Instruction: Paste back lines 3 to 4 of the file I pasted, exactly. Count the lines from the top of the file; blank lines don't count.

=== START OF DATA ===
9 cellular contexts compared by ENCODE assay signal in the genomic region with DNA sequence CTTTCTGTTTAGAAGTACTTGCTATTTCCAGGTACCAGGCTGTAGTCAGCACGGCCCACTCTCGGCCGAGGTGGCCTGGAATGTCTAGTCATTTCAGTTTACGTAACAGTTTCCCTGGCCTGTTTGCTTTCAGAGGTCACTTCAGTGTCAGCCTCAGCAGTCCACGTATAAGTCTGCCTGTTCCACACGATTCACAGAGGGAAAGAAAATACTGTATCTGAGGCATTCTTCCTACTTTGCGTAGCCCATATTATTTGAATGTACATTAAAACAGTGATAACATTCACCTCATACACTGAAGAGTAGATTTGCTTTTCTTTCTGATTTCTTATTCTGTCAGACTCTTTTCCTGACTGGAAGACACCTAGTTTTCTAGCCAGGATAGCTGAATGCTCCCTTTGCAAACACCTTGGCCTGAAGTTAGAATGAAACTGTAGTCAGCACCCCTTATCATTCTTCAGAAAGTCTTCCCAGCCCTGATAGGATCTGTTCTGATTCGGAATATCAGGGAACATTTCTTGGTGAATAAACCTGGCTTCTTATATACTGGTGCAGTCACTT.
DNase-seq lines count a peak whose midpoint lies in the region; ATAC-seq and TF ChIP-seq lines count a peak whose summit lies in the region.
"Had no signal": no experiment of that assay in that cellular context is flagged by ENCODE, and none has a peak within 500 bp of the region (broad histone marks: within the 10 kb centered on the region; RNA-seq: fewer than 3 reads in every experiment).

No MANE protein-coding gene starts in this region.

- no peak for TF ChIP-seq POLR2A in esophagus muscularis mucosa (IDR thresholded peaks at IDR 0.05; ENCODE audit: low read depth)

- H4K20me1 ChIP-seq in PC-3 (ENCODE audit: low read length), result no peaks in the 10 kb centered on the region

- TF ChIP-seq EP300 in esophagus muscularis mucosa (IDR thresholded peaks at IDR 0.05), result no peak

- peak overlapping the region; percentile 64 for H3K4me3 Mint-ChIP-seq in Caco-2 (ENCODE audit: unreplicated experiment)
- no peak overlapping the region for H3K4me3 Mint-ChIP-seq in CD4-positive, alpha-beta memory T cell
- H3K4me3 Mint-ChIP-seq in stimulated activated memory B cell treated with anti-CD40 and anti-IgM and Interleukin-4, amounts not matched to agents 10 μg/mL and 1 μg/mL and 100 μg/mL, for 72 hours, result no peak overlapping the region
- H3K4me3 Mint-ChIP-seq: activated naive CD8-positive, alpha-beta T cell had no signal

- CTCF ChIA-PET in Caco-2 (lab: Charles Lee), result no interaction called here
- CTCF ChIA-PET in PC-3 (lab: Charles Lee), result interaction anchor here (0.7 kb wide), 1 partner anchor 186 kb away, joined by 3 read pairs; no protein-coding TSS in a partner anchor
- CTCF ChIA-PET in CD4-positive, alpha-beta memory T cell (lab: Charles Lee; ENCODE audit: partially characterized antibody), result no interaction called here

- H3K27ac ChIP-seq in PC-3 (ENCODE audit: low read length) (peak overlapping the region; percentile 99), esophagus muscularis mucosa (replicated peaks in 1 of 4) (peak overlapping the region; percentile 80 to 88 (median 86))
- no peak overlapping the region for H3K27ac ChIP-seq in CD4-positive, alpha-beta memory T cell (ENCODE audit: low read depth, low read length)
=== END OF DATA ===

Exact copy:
"Had no signal": no experiment of that assay in that cellular context is flagged by ENCODE, and none has a peak within 500 bp of the region (broad histone marks: within the 10 kb centered on the region; RNA-seq: fewer than 3 reads in every experiment).

No MANE protein-coding gene starts in this region.